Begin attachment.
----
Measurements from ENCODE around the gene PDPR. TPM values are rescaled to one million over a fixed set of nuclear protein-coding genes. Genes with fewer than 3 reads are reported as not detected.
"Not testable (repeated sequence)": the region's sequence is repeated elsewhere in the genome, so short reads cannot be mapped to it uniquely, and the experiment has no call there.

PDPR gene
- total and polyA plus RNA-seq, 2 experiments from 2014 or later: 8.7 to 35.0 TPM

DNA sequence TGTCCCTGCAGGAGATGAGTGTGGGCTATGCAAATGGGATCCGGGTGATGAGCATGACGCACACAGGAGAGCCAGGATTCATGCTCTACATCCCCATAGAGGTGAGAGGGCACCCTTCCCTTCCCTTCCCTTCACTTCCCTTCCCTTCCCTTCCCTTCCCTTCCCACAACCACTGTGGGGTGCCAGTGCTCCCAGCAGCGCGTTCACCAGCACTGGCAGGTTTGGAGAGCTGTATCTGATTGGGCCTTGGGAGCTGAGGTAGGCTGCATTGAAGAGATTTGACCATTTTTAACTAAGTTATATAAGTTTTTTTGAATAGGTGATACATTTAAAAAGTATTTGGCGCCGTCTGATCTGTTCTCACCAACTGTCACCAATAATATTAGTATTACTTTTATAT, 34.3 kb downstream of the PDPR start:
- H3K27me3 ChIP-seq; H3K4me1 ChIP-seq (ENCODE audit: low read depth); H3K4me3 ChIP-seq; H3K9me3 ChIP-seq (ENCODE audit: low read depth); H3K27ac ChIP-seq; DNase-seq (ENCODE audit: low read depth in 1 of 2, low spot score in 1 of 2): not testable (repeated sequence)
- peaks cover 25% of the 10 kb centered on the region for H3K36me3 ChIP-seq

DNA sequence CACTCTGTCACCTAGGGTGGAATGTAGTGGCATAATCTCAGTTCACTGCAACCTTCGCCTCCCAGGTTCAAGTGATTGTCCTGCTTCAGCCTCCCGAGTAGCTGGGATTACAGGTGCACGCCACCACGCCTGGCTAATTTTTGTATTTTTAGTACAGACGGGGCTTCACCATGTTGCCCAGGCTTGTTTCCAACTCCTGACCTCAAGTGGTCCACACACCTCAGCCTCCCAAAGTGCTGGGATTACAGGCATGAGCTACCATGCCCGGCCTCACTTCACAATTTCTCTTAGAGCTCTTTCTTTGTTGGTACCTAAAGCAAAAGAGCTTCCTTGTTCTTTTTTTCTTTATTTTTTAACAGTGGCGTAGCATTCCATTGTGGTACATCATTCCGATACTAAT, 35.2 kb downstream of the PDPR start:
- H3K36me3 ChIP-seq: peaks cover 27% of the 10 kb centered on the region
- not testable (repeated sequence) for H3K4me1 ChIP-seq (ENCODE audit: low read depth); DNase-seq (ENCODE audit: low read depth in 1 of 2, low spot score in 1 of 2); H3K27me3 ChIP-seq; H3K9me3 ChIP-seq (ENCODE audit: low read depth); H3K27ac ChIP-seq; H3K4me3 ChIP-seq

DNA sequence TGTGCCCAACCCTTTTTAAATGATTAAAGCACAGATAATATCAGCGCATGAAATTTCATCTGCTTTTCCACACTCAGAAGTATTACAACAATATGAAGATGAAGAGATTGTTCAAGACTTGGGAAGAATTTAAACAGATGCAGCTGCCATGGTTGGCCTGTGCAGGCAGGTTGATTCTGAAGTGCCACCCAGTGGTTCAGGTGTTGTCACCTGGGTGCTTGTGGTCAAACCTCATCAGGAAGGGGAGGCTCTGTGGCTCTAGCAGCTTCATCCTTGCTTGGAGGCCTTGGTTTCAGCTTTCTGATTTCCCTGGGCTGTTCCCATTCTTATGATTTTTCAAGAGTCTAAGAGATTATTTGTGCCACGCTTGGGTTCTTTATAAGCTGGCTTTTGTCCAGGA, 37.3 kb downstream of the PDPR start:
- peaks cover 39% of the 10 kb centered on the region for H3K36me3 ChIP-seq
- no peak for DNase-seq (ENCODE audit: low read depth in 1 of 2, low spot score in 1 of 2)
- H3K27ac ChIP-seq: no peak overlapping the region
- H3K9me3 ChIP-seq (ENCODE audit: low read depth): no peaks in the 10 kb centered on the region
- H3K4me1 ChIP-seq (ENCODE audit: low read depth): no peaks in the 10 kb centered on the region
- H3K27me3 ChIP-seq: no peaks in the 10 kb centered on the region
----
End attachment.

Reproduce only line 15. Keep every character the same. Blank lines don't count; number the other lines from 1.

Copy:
- H3K9me3 ChIP-seq (ENCODE audit: low read depth): no peaks in the 10 kb centered on the region